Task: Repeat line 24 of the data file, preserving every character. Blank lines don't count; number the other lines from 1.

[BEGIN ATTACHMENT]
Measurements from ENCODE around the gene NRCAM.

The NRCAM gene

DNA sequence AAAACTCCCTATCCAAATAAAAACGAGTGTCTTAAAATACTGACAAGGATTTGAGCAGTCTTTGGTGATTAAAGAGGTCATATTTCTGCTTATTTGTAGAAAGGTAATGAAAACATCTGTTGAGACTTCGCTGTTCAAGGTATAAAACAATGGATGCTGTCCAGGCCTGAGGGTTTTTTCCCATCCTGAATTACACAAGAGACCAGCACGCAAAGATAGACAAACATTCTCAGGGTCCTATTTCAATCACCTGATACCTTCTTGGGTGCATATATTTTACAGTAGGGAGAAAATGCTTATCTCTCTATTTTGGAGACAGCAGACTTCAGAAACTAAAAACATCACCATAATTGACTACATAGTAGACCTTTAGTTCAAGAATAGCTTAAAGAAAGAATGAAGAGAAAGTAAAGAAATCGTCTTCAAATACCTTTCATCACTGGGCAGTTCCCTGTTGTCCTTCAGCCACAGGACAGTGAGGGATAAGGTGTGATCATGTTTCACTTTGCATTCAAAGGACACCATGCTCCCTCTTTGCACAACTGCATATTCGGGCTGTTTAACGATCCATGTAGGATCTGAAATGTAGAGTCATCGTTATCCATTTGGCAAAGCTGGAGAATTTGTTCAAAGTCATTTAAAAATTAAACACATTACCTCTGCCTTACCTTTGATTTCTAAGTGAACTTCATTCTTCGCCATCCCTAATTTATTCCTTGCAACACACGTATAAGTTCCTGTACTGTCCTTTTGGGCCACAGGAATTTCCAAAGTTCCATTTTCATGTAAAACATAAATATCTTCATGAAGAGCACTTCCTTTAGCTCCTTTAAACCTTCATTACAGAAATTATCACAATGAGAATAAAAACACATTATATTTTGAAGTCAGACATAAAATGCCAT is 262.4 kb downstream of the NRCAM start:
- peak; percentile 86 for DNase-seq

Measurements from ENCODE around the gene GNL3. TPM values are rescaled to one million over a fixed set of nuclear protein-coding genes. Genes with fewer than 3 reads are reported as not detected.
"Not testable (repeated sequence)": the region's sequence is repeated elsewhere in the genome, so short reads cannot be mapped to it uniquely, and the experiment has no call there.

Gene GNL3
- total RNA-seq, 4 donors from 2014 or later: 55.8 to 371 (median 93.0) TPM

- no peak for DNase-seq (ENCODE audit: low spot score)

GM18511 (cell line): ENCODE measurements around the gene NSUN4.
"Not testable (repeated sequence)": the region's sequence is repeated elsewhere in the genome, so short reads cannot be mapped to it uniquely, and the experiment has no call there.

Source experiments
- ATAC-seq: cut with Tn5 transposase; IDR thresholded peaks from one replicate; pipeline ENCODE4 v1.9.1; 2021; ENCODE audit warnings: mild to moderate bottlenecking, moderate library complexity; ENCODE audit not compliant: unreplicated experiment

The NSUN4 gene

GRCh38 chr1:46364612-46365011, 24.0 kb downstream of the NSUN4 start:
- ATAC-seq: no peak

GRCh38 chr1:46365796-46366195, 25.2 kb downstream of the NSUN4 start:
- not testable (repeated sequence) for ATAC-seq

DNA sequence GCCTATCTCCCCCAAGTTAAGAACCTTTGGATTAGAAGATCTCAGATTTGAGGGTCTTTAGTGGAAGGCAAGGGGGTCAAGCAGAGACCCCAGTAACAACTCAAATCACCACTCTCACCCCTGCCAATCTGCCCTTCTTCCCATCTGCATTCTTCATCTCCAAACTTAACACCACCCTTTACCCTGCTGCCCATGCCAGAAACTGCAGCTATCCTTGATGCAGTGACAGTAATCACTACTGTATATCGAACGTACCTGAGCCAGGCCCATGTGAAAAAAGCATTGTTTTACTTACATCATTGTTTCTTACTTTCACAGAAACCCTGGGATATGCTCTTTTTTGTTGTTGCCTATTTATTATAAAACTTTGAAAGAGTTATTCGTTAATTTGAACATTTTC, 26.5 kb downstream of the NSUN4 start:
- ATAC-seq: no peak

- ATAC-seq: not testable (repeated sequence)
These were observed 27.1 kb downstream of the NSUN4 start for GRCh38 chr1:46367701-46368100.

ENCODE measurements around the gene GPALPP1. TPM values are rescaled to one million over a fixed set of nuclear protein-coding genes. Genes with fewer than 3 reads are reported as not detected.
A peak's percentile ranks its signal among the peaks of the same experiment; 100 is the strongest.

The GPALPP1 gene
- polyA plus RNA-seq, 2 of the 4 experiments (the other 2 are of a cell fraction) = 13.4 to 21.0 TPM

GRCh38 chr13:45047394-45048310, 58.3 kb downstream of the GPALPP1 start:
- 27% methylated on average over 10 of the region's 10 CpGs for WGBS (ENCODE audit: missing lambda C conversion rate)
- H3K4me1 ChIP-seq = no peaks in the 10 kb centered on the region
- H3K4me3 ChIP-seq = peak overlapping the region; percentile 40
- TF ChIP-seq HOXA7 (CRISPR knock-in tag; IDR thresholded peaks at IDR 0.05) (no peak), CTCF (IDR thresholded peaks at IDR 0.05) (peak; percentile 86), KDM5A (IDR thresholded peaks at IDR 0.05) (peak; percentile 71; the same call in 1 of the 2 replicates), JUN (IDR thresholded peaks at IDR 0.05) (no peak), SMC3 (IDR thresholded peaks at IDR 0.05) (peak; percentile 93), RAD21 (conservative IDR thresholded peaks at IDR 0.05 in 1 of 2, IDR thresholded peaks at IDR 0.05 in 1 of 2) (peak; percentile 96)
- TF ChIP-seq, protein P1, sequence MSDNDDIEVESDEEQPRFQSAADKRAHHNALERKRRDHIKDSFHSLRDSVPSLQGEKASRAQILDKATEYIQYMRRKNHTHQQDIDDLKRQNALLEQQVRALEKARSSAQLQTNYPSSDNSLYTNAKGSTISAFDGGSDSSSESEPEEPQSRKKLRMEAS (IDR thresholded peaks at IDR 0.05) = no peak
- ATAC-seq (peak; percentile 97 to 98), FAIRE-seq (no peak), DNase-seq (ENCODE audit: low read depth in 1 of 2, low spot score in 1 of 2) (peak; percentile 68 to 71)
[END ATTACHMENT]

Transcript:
A peak's percentile ranks its signal among the peaks of the same experiment; 100 is the strongest.